I couldn’t tell you why prices are so high for DVR gear, except maybe that its a niche market compared with not as much churn as say, the consumer PC market. By and large I think they can charge what they do because they can get it, and most store fronts and home owners that want to deploy a security solution don’t give a crap about network connectivity (although that requirement is climbing the ladder). For the most part, store and home owners want a screen they can look at that shows them what’s up, and a simple/reliable system they can go to when something happens. For a stand alone DVR, my Q-See has performed adequately. It’s just the network connectivity that totally sucks.

    I used the latest version of Argus with my cameras and I didn’t even have the face rec turned on. About once every 5 minutes it would run the CPU up to 100% and crash on me. I tried using my cheap linksys cameras with it, as well as my $420 ACTi cameras. Both cause the same problem. Who knows though, it may be the fact they are IP cameras. Maybe they put their really stable code writing skills into hardware capture card routines. A lot of A/V companies seem to have a hard time dealing with the nuances of IP networking.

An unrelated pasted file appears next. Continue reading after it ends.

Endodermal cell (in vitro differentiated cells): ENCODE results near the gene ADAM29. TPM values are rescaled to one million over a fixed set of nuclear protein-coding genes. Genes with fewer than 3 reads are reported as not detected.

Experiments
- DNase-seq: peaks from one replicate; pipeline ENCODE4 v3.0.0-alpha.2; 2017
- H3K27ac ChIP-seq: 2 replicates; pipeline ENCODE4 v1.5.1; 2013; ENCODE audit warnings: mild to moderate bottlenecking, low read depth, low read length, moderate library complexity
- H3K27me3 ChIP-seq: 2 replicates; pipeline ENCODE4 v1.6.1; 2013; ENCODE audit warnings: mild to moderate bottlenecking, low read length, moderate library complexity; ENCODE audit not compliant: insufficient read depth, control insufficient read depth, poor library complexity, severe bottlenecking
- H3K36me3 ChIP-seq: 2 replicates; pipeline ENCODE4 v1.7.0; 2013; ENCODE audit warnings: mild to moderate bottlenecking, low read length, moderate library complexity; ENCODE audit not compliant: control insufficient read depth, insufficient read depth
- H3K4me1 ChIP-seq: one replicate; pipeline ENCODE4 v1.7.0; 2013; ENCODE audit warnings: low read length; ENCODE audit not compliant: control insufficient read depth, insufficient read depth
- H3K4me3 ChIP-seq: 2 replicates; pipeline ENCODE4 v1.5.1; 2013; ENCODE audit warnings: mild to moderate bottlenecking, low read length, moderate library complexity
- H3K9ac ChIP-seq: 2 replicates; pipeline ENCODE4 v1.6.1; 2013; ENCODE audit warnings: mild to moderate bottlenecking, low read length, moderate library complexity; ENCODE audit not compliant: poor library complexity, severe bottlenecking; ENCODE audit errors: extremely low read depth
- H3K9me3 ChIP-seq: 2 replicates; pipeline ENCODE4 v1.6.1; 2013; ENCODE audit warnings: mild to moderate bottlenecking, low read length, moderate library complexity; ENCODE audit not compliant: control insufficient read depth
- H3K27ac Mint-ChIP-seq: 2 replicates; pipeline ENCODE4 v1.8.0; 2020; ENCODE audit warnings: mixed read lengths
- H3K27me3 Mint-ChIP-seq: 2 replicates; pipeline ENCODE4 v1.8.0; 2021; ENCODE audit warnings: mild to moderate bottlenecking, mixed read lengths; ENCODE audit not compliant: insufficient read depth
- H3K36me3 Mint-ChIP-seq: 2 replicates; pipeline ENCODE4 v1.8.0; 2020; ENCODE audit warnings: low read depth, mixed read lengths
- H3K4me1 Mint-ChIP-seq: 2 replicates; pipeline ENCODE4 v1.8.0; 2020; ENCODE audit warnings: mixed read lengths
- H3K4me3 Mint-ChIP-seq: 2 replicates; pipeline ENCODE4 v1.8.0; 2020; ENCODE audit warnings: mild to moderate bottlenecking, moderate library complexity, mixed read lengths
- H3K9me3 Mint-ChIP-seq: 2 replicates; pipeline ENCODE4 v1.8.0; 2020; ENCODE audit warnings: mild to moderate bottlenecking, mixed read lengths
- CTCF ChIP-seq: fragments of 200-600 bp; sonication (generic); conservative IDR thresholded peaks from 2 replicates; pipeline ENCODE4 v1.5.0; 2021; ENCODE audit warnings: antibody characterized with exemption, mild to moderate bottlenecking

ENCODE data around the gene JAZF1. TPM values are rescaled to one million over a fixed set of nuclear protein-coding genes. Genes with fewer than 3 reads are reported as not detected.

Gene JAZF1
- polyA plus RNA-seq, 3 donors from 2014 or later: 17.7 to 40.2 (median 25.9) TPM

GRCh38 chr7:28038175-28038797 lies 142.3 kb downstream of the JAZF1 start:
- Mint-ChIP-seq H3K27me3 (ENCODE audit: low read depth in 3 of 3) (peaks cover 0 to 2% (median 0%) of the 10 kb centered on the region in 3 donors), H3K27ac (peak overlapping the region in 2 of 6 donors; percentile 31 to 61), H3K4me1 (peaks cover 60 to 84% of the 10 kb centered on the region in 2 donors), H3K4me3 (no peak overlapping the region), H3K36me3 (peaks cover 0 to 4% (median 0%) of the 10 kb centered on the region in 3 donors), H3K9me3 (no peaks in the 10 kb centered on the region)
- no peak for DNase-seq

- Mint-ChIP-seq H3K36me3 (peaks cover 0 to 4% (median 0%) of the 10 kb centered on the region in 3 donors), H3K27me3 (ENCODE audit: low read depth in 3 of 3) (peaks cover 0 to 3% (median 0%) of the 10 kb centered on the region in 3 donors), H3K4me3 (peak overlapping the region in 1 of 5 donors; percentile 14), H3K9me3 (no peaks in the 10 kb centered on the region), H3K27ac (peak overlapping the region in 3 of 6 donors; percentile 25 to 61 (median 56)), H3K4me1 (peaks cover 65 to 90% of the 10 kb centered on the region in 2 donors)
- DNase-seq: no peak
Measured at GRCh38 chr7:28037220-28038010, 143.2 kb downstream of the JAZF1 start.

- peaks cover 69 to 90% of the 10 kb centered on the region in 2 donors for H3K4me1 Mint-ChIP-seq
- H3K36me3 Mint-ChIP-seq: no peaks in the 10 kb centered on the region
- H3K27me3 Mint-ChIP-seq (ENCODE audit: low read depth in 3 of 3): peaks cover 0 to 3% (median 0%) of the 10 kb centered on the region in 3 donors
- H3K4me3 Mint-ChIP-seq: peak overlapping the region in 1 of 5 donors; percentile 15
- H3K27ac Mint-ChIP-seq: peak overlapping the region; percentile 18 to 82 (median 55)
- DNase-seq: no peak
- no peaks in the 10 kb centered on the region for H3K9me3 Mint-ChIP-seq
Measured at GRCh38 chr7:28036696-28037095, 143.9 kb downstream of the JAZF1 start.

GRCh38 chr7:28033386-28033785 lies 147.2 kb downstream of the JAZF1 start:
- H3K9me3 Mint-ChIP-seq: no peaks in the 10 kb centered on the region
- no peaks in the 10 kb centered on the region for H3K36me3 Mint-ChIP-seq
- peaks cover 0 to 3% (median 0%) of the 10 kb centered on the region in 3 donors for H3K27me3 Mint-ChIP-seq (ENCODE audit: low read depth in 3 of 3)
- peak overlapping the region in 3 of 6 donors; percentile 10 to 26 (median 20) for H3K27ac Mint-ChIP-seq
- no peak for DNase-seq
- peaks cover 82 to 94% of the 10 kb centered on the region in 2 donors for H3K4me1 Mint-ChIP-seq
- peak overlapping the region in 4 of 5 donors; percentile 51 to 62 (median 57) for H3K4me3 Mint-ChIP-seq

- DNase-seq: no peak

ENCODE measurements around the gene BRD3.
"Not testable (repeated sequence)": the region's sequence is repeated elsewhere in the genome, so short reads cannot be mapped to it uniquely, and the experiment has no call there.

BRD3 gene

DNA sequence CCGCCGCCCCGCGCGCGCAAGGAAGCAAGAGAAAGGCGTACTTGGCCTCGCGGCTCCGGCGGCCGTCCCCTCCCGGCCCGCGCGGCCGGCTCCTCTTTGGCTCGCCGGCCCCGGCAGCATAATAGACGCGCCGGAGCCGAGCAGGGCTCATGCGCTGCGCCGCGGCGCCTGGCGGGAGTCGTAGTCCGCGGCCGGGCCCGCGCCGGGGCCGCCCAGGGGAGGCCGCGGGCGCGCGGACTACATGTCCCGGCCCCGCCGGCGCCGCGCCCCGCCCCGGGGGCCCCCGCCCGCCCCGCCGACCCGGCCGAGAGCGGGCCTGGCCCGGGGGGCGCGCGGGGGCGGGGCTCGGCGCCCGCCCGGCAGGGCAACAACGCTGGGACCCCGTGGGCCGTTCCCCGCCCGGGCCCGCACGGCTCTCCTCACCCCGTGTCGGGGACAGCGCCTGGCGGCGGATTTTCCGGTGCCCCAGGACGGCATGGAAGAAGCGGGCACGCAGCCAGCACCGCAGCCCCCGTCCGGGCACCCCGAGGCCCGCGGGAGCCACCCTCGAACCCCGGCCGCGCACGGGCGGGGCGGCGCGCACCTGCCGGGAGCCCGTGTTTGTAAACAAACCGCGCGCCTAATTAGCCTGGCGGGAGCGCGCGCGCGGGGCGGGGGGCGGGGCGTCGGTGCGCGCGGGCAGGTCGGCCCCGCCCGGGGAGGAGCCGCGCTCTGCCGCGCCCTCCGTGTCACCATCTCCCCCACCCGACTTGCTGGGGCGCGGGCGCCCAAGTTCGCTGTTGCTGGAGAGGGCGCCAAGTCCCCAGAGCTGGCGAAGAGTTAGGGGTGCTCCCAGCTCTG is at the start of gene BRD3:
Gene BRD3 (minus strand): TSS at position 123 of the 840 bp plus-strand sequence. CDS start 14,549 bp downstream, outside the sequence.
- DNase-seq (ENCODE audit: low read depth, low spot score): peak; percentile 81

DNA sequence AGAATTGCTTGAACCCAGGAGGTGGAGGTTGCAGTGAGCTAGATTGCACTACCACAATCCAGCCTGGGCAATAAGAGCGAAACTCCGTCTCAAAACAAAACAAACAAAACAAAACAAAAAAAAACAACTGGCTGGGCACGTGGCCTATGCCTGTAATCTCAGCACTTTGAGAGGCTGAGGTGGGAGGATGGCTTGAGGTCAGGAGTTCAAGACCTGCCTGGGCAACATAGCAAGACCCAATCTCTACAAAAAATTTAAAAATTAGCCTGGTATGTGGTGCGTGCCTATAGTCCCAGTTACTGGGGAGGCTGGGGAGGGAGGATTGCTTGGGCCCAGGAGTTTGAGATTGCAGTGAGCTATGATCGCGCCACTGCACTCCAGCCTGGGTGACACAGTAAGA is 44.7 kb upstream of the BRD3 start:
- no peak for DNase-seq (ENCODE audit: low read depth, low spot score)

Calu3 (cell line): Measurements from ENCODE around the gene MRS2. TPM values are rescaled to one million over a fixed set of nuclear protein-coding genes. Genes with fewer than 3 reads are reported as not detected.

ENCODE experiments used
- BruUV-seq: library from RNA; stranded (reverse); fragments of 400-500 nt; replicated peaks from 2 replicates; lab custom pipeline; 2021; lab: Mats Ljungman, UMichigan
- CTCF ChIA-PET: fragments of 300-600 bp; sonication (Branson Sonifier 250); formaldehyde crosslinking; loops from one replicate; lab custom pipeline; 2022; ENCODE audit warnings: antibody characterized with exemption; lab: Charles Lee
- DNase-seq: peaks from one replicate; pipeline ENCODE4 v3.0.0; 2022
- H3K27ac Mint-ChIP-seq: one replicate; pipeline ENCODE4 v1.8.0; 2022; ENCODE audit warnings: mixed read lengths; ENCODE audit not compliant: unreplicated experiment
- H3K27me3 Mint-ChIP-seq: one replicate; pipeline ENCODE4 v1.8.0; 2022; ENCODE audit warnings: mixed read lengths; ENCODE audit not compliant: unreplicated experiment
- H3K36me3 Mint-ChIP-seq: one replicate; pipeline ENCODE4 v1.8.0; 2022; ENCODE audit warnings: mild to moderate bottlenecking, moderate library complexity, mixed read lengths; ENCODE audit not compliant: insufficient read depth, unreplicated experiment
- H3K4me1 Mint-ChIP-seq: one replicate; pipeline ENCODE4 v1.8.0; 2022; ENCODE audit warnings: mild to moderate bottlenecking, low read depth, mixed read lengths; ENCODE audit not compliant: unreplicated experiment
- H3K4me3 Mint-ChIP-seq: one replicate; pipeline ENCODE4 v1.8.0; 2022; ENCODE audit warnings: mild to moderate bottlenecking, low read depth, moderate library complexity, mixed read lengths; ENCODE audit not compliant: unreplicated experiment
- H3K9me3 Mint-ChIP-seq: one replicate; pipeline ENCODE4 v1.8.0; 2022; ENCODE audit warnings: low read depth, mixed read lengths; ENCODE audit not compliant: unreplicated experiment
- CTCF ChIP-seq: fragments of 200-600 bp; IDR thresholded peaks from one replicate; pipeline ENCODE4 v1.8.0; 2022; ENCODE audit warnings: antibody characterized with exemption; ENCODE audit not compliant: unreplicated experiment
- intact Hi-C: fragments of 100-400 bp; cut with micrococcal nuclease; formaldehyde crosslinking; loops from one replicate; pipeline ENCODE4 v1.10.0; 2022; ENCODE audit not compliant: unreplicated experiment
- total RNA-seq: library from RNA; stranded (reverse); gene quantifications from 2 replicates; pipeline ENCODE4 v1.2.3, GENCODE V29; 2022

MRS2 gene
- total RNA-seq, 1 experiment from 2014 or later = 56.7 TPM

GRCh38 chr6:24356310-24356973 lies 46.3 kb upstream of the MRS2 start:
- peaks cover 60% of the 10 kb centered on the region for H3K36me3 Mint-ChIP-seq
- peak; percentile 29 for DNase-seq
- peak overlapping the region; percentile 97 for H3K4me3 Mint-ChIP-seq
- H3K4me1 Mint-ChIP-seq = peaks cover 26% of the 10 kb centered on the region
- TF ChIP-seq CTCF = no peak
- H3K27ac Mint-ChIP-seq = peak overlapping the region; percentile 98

28. Joram says:

    I purchased a 2316L with 8 cameras from Cosco back in Jan 2009. apart from the Active X issue, within 4 months the cameras began to fade and white wash. Evidentally, the image chips were bleeding badly to adjacent pixels. Q-see replaced all but one camera in June and August 2009, but now (April 2010) the cameras are faded again. I had many (many) communications (both TS online and phone) about this issue and back in 2009 they were sympathetic and responsive. I contacted TS-online about the fading again (April 2010) and got a response “we will pass the info to management” nothing else.

    My cousin also purchased the same system in Jan 2009 and had the same camera fading issues. Anyone seen the same?

  29. Amal says:

    I’ve not seen it, however my cameras are Sony cameras. They made a big deal about there being “real Sony cameras” on the Costco website (I bought online). Are your cameras made by QSee?

  30. Joram says: